LISTENING to music has taken on a certain poignancy at a time when live music-making has stopped, and musicians, both professional and amateur, have been silenced by the pandemic. Each August, I would normally find myself in Portland, Oregon, celebrating the music of the Renaissance with friends and colleagues in the annual William Byrd Festival — but not this year.
Many of Byrd’s motets speak of the pain and frustration of the recusancy and religious isolation that was the reality of his daily existence. Quomodo cantabimus draws its text from verses 4 to 7 of Psalm 137 — “How shall we sing the Lord’s song in a strange land?” — and was written in response to a setting of the opening verses of the same psalm (“By the waters of Babylon, we sat down and wept”), sent to Byrd by the composer Philippe de Monte, Kappellmeister to the Holy Roman Emperor. Byrd’s answering motet, for the same number of voices in the same key, has an air of melancholy that is deeply affecting, but, with its contrapuntal brilliance and air of defiance at the words “Remember, O Lord, the children of Edom,” it is far from disconsolate.
His work serves as a reminder that Roman Catholic music, although hidden, was alive and well, and that the hope of deliverance from the Protestant yoke was fervently held, although it was more than 200 years before emancipation culminated in the Relief Act of 1829. Those of us who long to “sing the Lord’s song” once again in our churches pray daily for a somewhat shorter wait before we can return to the choir stalls.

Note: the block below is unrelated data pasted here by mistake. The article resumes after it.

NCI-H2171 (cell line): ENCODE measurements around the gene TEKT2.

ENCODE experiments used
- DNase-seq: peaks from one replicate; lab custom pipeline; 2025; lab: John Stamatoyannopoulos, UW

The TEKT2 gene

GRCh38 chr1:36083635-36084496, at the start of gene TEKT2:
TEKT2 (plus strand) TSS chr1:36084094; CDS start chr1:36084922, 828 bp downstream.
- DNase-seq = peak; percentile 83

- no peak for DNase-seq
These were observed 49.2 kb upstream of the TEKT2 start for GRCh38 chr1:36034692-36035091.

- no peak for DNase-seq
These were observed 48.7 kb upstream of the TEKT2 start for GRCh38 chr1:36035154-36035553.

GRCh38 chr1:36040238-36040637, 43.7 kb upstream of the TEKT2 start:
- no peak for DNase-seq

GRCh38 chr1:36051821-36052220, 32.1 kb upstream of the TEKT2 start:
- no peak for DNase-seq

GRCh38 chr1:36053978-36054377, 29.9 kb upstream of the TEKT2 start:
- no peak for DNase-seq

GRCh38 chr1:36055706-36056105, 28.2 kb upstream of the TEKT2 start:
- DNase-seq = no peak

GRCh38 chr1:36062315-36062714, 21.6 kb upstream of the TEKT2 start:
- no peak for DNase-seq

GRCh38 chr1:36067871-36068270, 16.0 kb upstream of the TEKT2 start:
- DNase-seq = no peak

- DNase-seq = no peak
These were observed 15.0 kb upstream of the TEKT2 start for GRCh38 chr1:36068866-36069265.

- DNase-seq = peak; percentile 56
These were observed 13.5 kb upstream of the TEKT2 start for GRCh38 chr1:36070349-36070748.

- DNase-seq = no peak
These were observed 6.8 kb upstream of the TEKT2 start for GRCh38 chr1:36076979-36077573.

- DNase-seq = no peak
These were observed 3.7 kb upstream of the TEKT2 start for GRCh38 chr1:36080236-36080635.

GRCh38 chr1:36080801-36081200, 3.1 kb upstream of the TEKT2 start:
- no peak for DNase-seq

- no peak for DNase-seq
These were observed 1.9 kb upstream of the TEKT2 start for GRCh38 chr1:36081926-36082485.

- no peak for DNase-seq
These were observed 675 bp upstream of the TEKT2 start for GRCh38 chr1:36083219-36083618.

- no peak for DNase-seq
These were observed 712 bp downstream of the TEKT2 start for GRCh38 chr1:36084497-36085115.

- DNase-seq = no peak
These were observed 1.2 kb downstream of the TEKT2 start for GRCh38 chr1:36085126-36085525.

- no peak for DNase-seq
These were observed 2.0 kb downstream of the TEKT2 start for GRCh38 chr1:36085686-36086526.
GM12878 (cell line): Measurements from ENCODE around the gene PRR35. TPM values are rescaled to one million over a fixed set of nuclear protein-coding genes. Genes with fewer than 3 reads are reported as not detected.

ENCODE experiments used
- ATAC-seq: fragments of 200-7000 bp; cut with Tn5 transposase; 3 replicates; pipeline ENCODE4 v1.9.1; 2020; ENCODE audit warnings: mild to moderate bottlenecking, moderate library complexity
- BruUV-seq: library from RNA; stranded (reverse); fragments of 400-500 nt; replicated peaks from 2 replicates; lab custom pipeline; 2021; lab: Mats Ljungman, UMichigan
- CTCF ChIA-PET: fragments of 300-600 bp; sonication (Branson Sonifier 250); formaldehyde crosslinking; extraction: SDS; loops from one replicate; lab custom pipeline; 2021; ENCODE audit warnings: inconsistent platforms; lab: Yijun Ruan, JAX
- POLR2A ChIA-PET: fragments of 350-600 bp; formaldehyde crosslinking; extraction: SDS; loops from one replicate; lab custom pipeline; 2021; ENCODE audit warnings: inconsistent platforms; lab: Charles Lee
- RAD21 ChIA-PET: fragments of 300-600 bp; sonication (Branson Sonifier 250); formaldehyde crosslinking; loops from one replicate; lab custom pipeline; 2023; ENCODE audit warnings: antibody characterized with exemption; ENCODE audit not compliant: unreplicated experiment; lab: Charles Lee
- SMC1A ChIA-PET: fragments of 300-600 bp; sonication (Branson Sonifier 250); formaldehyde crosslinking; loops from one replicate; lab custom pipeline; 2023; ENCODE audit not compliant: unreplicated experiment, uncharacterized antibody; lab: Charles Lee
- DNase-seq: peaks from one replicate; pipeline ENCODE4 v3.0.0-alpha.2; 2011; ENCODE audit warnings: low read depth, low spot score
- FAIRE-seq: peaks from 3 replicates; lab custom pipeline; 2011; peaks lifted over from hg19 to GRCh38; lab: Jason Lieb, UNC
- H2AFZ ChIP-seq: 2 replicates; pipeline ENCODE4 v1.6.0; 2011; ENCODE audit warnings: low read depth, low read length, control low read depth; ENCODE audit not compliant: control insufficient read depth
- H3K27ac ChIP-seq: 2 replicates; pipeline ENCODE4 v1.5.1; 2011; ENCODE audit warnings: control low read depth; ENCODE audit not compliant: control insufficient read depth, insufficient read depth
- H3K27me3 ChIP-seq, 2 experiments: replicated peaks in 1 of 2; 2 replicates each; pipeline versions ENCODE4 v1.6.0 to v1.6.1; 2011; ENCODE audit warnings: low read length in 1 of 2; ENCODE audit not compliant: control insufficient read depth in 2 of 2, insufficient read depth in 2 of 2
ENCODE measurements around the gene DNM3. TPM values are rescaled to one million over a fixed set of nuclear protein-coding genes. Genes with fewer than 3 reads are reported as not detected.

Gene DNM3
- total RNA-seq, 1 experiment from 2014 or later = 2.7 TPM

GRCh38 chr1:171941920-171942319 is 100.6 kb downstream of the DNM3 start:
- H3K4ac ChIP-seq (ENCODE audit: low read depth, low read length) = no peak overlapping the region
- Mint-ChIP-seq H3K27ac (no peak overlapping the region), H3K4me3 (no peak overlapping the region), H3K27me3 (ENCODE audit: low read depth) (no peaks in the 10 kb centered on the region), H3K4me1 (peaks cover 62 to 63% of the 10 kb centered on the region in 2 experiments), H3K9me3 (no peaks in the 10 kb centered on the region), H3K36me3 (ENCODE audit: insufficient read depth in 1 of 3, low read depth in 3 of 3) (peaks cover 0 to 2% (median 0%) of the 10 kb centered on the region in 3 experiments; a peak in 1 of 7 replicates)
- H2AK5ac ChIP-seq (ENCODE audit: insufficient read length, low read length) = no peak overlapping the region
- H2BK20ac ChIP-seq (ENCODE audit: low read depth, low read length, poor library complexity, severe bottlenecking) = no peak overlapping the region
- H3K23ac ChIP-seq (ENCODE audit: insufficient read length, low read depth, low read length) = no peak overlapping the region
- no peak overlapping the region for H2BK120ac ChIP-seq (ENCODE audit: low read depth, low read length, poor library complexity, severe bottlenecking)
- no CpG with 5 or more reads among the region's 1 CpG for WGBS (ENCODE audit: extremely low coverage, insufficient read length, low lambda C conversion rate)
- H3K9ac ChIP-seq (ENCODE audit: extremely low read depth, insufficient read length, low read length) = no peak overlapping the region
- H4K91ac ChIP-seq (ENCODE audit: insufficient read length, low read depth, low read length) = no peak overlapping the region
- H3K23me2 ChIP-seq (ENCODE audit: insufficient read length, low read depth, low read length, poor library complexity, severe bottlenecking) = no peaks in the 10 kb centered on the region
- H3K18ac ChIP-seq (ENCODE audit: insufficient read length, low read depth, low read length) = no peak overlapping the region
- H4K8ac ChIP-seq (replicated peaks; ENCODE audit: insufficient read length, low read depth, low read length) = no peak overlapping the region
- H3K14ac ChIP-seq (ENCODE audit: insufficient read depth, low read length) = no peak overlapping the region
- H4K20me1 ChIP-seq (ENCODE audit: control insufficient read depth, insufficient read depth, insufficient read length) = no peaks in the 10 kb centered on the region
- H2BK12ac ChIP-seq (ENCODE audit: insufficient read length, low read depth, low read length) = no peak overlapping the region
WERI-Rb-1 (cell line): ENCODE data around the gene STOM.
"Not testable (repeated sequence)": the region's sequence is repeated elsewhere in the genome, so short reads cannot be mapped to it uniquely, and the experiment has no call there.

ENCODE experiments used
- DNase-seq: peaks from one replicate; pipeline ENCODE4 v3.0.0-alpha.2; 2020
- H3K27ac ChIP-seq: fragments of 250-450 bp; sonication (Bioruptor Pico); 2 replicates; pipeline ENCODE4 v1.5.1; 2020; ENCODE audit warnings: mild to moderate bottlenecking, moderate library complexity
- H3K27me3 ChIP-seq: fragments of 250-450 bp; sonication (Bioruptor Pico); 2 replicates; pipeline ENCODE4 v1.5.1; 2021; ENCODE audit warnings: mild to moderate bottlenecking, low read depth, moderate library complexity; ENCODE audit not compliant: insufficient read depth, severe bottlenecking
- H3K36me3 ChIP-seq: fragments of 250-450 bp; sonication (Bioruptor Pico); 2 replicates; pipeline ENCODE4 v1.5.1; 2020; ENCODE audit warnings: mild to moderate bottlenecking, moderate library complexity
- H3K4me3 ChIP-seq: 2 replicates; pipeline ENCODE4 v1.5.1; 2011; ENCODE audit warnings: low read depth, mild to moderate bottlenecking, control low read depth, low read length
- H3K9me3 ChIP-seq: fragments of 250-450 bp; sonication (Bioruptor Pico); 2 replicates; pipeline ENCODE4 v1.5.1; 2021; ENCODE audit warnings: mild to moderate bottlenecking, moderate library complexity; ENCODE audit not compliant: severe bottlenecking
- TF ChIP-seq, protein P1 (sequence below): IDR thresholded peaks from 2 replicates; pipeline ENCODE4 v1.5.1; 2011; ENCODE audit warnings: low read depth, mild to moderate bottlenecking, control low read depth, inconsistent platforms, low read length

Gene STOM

THE rhythm of daily evensong has been a constant in my life for many years, and — as absence makes the heart grow fonder — a reflection on what it is that I miss most has reminded me of the bits that too often go unnoticed. The second collect, for peace, is a prayer that calls on us — with God’s help — to pass our time in “rest and quietness”. While the pandemic has brought about a profound alteration in all our daily lives in one way or another, the need for genuine rest and quietness in the midst of heightened anxiety has never been greater:
“O God, from whom all holy desires, all good counsels, and all just works do proceed; Give unto thy servants that peace which the world cannot give; that our hearts may be set to obey thy commandments, and also that by thee, we, being defended from the fear of our enemies, may pass our time in rest and quietness; through the merits of Jesus Christ our Saviour. Amen.”
My consumption of television has increased prolifically in these past few months, no doubt as a form of escapism. The hilarious Schitt’s Creek, on Netflix, is set in a small town characterised by its values of love, kindness, understanding, and inclusivity — something that we hope and pray the “new normal” might look like as we emerge from this time of isolation.
Mark Williams has been Informator Choristarum, Organist, and Tutorial Fellow at Magdalen College, Oxford, since 2017, having previously held posts at St Paul’s Cathedral and Jesus College, Cambridge.
Next week: Carla Grosch Miller
A dark lake.
AlamyEsther Summerson, illustration to Bleak House by “Phiz”IT IS hard to believe that we have got so far through a crisis without drawing on Charles Dickens. Here, Esther Summerson, in Bleak House, recounts her slow recovery from smallpox, contracted while she nursed her maid Charley: